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Pierre walking trail to get upgrades, fish in pond

PIERRE -- A bicycling and walking trail that snakes through lowlands and climbs to one of the city’s highest points is in line for more innovations and improvements, several officials told the state Capitol Complex Restoration and Beautification Commission on Wednesday.

A shelter will be added near the restored antique bridge that crosses Capitol Creek as part of what’s called the Fourth Street Trail on Pierre’s northeast side.

The state Game, Fish and Parks Department plans to stock fish in Mickelson Pond there and develop fishing access points around the water for children and families to use.

A gravel parking area will be added for six to 10 vehicles near the shelter and the pond, and a vault toilet will be added at the parking area.

State government will provide $75,000 and the city’s share will be $25,000, according to Tom Farnsworth. He is the city’s parks and recreation director.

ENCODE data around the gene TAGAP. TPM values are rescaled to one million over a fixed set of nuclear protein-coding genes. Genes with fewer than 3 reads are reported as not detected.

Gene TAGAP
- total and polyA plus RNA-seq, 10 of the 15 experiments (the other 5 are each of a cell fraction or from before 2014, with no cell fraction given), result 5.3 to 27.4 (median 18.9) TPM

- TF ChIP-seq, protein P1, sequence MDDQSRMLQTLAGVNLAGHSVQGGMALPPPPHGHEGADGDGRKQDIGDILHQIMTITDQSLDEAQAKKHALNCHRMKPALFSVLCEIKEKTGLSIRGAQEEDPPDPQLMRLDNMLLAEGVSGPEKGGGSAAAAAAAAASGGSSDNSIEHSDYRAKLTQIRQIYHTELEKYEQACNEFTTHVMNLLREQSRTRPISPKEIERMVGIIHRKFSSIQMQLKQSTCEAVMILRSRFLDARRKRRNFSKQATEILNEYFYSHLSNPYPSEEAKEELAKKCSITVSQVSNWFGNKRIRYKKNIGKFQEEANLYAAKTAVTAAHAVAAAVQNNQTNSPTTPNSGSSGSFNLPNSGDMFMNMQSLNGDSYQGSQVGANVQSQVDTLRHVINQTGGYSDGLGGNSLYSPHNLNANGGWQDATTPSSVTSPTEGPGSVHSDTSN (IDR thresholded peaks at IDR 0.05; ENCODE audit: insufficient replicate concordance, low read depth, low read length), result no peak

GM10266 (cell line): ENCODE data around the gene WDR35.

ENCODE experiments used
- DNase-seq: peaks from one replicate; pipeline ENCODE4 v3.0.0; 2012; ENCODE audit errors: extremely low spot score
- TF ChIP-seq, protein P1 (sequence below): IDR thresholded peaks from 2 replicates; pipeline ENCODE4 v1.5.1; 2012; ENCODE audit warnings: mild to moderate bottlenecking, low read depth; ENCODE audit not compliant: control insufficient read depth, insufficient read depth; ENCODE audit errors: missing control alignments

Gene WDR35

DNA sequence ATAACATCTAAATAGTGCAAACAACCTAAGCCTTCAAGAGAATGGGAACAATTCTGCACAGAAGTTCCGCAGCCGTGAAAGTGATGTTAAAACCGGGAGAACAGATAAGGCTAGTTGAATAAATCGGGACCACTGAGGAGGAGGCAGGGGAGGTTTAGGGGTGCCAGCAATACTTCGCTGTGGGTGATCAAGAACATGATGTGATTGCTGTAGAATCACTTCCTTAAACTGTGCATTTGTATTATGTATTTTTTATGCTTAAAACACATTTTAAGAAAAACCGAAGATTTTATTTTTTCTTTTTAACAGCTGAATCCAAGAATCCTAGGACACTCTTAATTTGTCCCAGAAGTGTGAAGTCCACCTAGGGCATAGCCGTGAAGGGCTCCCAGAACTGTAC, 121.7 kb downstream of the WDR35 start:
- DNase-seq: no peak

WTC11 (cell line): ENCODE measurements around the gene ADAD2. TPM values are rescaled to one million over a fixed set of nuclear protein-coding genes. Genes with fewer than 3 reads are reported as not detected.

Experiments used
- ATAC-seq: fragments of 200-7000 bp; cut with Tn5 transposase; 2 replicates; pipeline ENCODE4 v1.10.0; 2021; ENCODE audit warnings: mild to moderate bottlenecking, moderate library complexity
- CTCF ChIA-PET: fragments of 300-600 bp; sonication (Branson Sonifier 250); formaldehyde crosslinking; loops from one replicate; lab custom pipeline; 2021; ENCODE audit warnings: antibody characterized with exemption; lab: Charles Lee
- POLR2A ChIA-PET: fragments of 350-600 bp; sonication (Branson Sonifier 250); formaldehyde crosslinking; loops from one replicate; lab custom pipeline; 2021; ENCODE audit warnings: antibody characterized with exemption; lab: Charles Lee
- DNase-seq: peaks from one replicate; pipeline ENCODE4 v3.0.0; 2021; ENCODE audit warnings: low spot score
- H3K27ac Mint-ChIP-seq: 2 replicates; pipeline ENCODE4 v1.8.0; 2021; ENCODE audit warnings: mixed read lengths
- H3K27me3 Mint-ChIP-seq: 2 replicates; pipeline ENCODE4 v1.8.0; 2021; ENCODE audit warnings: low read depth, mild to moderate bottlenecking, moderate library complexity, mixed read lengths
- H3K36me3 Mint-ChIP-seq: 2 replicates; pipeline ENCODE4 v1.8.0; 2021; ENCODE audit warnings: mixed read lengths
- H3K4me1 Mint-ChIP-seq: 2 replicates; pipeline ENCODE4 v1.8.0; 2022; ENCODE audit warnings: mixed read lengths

“That is the partnership we’re working on,” Farnsworth said. “A wonderful project.”

He said the goal is to have work done next spring.

As a test, two lights have been installed using solar power because electricity isn’t available. They cost about $1,400 each.

Farnsworth said a decision would be made whether to place more of the lights at the shelter and the parking lot and possibly other areas along the 1.4-mile trail.

AARP and the Pierre Indian Learning Center are partnering on an information kiosk that will be added in the general area of the bridge and shelter, he said.

The state Health Department meanwhile is providing a $14,000 federal community transformation grant for further enhancements along the trail, such as basic exercise benches and similar equipment for adults and children.

The equipment would be placed at the children’s themed play pods.

Mike Mueller from the state Bureau of Administration said there is a plan to connect the Hilger’s Gulch walking trail, which was built and is maintained by state government in former low land, with the city’s Fourth Street Trail.

A city street atop a rise separates the 8-shaped gulch trail and the Fourth Street Trail. There is a shortcut worn through the grass on the gulch side at the cut-across point.

To place concrete on the existing gravel maintenance road up the rise would cost about $40,000, Mueller said. The money would come from a state or federal source, he said.

White pedestrian lanes might be striped across Governors Drive to connect several existing curb cuts for the two trails, he said.